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Marijuana Legalization Petition Draws White House Response

Category: News | Posted on Wed, January, 9th 2013 by THCFinder
The White House weighed in once more Tuesday on the issue of marijuana legalization, responding to a trio of highly popular petitions submitted to its "We the People" website.
 
President Barack Obama's administration dispatched Gil Kerlikowske, director of the Office of National Drug Control Policy and a well-known marijuana foe, to handle the query. He began by acknowledging that the nation was "in the midst of a serious national conversation about marijuana," and then referred petitioners to the administration's previous response to recent legalization measures passed in Colorado and Washington. Kerlikowske declined to say what, if any, progress had been made on the Justice Department's review of those states' initiatives, and went on to quote from Obama's most recent comments on marijuana legalization, given to Barbara Walter of ABC News.
 
Kerlikowske selected a particularly innocuous segment of Obama's response, in which the president describes the necessity for his administration to "reconcile a federal law that still says marijuana is a federal offense and state laws that say that it's legal."
 
The administration has responded to petitions on marijuana legalization in the past. Before "We the People" was utilized predominantly as a forum to air strange grievances, push for the deportation of a British media personality or express Star Wars fanaticism, it was used primarily to press the administration on drug policy.
 
Marijuana legalization advocates eventually got a response, also from Kerlikowske, that then broke no new ground on the longheld White House position that marijuana is a dangerous drug with no medical value.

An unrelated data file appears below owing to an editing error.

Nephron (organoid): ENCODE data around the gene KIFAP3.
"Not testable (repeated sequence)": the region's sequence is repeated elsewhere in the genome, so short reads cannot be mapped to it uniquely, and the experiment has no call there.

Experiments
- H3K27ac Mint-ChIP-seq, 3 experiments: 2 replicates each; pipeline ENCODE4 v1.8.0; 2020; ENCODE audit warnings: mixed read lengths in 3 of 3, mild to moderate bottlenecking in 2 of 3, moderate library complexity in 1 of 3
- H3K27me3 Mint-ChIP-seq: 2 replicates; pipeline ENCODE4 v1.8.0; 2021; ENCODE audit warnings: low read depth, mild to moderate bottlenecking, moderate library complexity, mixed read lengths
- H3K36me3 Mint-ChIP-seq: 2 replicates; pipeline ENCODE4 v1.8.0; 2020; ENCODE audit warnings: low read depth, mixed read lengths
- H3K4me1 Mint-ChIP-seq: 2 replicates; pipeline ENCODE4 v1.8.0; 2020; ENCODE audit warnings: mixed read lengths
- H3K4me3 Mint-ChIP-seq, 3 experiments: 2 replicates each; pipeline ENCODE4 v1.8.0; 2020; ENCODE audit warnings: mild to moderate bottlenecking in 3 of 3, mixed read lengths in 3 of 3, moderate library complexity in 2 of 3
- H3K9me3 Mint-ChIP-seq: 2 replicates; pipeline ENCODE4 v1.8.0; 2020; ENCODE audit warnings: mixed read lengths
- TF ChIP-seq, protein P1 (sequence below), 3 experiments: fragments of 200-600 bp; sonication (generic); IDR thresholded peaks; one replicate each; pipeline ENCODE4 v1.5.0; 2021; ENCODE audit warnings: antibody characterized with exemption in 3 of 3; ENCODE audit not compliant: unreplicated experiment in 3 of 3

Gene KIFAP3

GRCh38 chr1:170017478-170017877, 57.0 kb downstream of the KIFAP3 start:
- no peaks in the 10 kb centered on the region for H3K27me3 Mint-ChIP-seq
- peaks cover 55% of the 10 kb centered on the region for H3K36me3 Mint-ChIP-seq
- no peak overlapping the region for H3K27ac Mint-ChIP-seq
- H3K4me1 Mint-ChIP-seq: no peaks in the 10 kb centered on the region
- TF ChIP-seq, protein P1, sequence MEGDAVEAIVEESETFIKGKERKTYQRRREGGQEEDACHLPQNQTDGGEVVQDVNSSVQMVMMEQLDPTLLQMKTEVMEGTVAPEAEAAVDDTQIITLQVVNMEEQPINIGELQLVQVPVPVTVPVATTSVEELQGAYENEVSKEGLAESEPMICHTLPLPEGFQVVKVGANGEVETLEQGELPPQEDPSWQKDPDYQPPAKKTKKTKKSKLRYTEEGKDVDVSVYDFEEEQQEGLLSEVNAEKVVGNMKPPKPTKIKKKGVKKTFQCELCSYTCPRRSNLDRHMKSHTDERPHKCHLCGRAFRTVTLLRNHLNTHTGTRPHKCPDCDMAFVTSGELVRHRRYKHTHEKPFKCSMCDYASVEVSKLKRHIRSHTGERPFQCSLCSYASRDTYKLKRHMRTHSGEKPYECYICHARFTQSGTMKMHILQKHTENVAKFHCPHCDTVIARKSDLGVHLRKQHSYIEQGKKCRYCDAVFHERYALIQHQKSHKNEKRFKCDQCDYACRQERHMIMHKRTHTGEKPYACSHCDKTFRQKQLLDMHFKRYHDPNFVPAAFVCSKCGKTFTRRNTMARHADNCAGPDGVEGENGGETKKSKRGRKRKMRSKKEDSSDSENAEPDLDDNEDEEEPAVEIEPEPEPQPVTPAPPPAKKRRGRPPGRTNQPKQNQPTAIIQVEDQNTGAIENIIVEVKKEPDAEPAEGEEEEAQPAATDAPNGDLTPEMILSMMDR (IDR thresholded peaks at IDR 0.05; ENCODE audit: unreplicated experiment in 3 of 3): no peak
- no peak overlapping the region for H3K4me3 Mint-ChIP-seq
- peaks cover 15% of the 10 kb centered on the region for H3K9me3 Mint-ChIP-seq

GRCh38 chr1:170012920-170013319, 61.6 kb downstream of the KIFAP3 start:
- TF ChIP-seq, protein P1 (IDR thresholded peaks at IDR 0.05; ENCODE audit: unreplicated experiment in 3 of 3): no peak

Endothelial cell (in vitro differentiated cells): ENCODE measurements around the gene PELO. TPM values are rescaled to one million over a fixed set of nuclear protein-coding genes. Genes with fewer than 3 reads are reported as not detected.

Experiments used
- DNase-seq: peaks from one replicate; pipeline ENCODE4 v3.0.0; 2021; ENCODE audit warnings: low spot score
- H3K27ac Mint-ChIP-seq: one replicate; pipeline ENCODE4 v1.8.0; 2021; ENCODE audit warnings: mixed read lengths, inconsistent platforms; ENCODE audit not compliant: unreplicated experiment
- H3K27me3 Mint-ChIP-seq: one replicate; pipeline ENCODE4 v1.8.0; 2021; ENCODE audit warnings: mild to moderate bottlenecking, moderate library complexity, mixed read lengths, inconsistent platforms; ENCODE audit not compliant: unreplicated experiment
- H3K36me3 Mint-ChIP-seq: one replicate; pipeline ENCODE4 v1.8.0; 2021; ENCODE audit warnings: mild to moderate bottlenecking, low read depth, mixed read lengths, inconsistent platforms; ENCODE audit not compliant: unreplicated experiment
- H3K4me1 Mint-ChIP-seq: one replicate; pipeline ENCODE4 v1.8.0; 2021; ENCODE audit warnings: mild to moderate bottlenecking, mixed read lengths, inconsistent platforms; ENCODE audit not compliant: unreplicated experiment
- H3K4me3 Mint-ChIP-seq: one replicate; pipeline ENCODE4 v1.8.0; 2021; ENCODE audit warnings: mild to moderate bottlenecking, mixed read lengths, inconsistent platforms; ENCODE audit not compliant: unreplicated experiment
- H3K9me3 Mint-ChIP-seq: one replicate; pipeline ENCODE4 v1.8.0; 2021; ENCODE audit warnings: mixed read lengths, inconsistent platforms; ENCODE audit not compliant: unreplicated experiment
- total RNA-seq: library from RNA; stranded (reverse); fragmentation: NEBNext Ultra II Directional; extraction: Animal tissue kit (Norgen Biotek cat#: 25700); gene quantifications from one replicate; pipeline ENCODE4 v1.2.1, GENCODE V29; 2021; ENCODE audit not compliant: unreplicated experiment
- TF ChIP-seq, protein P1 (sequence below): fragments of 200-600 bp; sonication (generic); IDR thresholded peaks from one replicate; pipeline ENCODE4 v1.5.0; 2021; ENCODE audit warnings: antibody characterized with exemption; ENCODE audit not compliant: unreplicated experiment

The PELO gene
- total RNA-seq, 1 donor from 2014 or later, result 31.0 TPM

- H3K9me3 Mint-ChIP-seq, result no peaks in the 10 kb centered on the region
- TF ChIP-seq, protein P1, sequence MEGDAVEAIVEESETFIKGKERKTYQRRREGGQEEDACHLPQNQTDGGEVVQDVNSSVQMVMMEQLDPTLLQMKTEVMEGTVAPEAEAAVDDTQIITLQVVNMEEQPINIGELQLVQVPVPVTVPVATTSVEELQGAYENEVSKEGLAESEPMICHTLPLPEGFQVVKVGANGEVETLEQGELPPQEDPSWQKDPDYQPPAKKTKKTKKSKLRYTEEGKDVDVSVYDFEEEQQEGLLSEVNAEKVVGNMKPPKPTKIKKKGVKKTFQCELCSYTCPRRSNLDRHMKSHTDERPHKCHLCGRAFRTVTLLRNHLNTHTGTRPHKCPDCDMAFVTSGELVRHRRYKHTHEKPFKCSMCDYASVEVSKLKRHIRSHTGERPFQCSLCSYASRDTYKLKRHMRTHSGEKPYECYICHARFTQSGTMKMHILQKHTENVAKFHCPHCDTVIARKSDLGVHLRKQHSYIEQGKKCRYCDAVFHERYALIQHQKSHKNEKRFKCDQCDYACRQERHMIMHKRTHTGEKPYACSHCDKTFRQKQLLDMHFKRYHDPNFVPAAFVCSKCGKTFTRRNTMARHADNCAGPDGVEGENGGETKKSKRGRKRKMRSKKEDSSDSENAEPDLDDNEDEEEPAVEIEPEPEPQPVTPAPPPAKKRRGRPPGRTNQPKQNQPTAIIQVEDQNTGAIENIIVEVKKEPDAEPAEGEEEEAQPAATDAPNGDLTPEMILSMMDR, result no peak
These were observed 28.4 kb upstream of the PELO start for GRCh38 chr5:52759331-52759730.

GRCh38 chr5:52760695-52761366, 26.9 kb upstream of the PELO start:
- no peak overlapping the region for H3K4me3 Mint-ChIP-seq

In its latest response, it appears that the administration has at least been forced to shift the framing of their approach to the issue of marijuana legalization. That said, they are apparently not yet ready to answer questions about a federal response to the recent progress in Colorado and Washington.
 

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NFL Players Should Be Allowed To Use Marijuana Instead Of Painkillers

Category: News | Posted on Tue, January, 8th 2013 by THCFinder
On Nov. 6 of last year, the state of Washington made the possession and use of marijuana legal for adults. Marijuana remains illegal in Washington, D.C., the home of the Redskins. Last week, the District of Columbia ranked ninth on a list of America’s ‘25 Drunkest Cities,’ while Seattle, home of the Seahawks, didn’t even make the list.
 
Is it a coincidence that the Seahawks handily beat the Redskins this past Sunday?
 
Perhaps. (Nevertheless, it is worth noting that both the Seahawks and the Denver Broncos have yet to lose a game at home since their respective states made marijuana legal.)
 
But we have to wonder why the NFL continues to prohibit marijuana use by players during the off-season, even in states that have made it legal, while simultaneously promoting alcohol use at every game. Moreover, the league continues to prohibit players in those states from using marijuana for medical purposes, despite its proven ability to ease chronic pain – a condition that affects many players.
 
Perhaps allowing professional athletes to make the choice to use marijuana instead of painkillers could make a difference in their performances. And so could allowing them to use marijuana instead of alcohol when they are relaxing or socializing with friends. Regardless, it is bad policy to continue punishing these athletes simply for making a safer choice.